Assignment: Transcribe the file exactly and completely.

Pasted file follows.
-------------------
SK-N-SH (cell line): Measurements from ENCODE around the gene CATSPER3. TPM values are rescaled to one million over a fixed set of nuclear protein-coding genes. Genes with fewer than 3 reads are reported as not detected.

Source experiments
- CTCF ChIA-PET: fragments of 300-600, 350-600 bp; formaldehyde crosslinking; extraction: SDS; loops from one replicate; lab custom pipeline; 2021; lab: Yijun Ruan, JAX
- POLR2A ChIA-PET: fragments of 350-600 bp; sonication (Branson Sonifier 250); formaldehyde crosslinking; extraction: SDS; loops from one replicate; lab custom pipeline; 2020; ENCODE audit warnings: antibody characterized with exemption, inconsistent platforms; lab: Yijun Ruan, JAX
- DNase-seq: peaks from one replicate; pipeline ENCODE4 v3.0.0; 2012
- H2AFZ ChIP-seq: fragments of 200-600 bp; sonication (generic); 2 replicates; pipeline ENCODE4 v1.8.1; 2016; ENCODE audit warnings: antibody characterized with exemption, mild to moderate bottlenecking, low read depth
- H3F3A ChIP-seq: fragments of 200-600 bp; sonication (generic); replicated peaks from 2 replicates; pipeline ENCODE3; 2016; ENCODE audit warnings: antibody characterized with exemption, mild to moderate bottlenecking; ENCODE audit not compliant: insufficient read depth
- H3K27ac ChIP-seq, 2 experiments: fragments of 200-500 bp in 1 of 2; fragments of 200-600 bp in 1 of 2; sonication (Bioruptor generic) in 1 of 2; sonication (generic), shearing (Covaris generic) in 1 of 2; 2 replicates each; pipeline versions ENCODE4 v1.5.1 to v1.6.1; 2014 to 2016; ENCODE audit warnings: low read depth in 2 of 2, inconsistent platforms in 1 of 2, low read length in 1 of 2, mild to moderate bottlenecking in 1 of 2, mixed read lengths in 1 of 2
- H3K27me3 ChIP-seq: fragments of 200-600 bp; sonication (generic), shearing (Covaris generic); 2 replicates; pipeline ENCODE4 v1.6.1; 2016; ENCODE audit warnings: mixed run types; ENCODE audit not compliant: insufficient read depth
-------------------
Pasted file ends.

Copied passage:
SK-N-SH (cell line): Measurements from ENCODE around the gene CATSPER3. TPM values are rescaled to one million over a fixed set of nuclear protein-coding genes. Genes with fewer than 3 reads are reported as not detected.

Source experiments
- CTCF ChIA-PET: fragments of 300-600, 350-600 bp; formaldehyde crosslinking; extraction: SDS; loops from one replicate; lab custom pipeline; 2021; lab: Yijun Ruan, JAX
- POLR2A ChIA-PET: fragments of 350-600 bp; sonication (Branson Sonifier 250); formaldehyde crosslinking; extraction: SDS; loops from one replicate; lab custom pipeline; 2020; ENCODE audit warnings: antibody characterized with exemption, inconsistent platforms; lab: Yijun Ruan, JAX
- DNase-seq: peaks from one replicate; pipeline ENCODE4 v3.0.0; 2012
- H2AFZ ChIP-seq: fragments of 200-600 bp; sonication (generic); 2 replicates; pipeline ENCODE4 v1.8.1; 2016; ENCODE audit warnings: antibody characterized with exemption, mild to moderate bottlenecking, low read depth
- H3F3A ChIP-seq: fragments of 200-600 bp; sonication (generic); replicated peaks from 2 replicates; pipeline ENCODE3; 2016; ENCODE audit warnings: antibody characterized with exemption, mild to moderate bottlenecking; ENCODE audit not compliant: insufficient read depth
- H3K27ac ChIP-seq, 2 experiments: fragments of 200-500 bp in 1 of 2; fragments of 200-600 bp in 1 of 2; sonication (Bioruptor generic) in 1 of 2; sonication (generic), shearing (Covaris generic) in 1 of 2; 2 replicates each; pipeline versions ENCODE4 v1.5.1 to v1.6.1; 2014 to 2016; ENCODE audit warnings: low read depth in 2 of 2, inconsistent platforms in 1 of 2, low read length in 1 of 2, mild to moderate bottlenecking in 1 of 2, mixed read lengths in 1 of 2
- H3K27me3 ChIP-seq: fragments of 200-600 bp; sonication (generic), shearing (Covaris generic); 2 replicates; pipeline ENCODE4 v1.6.1; 2016; ENCODE audit warnings: mixed run types; ENCODE audit not compliant: insufficient read depth